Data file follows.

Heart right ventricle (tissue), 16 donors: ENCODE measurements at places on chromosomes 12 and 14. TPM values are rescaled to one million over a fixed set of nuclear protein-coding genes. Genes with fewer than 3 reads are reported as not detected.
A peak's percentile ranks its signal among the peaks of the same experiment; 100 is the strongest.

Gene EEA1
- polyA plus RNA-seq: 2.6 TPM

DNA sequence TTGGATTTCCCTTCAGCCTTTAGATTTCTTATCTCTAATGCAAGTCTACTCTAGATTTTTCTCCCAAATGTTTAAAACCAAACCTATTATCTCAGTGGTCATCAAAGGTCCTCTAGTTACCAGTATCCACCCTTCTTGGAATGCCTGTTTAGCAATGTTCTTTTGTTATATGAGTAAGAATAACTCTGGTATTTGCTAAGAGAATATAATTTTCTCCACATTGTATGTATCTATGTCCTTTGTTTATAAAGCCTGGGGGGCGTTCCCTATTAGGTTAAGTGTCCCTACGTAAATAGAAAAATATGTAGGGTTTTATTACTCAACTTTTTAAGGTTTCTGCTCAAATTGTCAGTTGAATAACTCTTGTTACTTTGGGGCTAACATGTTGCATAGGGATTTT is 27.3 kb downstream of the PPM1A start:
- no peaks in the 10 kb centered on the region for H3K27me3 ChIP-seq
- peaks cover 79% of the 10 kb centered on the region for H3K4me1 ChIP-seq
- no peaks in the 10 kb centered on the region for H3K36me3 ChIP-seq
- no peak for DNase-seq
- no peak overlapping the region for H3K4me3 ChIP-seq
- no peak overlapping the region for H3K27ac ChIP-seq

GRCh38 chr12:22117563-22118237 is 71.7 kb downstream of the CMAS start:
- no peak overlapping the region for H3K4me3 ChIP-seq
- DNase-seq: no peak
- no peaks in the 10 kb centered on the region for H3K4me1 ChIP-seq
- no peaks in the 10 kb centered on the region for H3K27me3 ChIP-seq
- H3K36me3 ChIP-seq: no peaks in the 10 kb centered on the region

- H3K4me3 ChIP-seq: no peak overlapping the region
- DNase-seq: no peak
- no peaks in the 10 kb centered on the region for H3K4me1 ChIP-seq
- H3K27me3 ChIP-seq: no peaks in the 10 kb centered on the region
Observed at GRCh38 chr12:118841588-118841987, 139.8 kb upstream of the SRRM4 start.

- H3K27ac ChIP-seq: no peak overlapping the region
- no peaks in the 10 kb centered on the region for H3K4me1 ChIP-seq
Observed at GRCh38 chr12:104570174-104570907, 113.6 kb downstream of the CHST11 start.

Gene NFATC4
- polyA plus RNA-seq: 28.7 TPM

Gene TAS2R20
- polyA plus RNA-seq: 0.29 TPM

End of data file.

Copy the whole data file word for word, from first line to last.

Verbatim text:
Heart right ventricle (tissue), 16 donors: ENCODE measurements at places on chromosomes 12 and 14. TPM values are rescaled to one million over a fixed set of nuclear protein-coding genes. Genes with fewer than 3 reads are reported as not detected.
A peak's percentile ranks its signal among the peaks of the same experiment; 100 is the strongest.

Gene EEA1
- polyA plus RNA-seq: 2.6 TPM

DNA sequence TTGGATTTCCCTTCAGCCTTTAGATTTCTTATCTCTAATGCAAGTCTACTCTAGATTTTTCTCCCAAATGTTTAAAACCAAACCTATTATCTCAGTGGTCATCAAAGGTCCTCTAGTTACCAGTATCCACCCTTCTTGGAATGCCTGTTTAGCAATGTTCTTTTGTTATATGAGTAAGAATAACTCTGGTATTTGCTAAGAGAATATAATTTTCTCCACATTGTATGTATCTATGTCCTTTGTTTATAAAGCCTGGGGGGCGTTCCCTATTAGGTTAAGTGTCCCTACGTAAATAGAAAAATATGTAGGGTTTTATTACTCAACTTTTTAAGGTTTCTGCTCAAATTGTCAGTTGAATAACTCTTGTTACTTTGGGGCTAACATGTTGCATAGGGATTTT is 27.3 kb downstream of the PPM1A start:
- no peaks in the 10 kb centered on the region for H3K27me3 ChIP-seq
- peaks cover 79% of the 10 kb centered on the region for H3K4me1 ChIP-seq
- no peaks in the 10 kb centered on the region for H3K36me3 ChIP-seq
- no peak for DNase-seq
- no peak overlapping the region for H3K4me3 ChIP-seq
- no peak overlapping the region for H3K27ac ChIP-seq

GRCh38 chr12:22117563-22118237 is 71.7 kb downstream of the CMAS start:
- no peak overlapping the region for H3K4me3 ChIP-seq
- DNase-seq: no peak
- no peaks in the 10 kb centered on the region for H3K4me1 ChIP-seq
- no peaks in the 10 kb centered on the region for H3K27me3 ChIP-seq
- H3K36me3 ChIP-seq: no peaks in the 10 kb centered on the region

- H3K4me3 ChIP-seq: no peak overlapping the region
- DNase-seq: no peak
- no peaks in the 10 kb centered on the region for H3K4me1 ChIP-seq
- H3K27me3 ChIP-seq: no peaks in the 10 kb centered on the region
Observed at GRCh38 chr12:118841588-118841987, 139.8 kb upstream of the SRRM4 start.

- H3K27ac ChIP-seq: no peak overlapping the region
- no peaks in the 10 kb centered on the region for H3K4me1 ChIP-seq
Observed at GRCh38 chr12:104570174-104570907, 113.6 kb downstream of the CHST11 start.

Gene NFATC4
- polyA plus RNA-seq: 28.7 TPM

Gene TAS2R20
- polyA plus RNA-seq: 0.29 TPM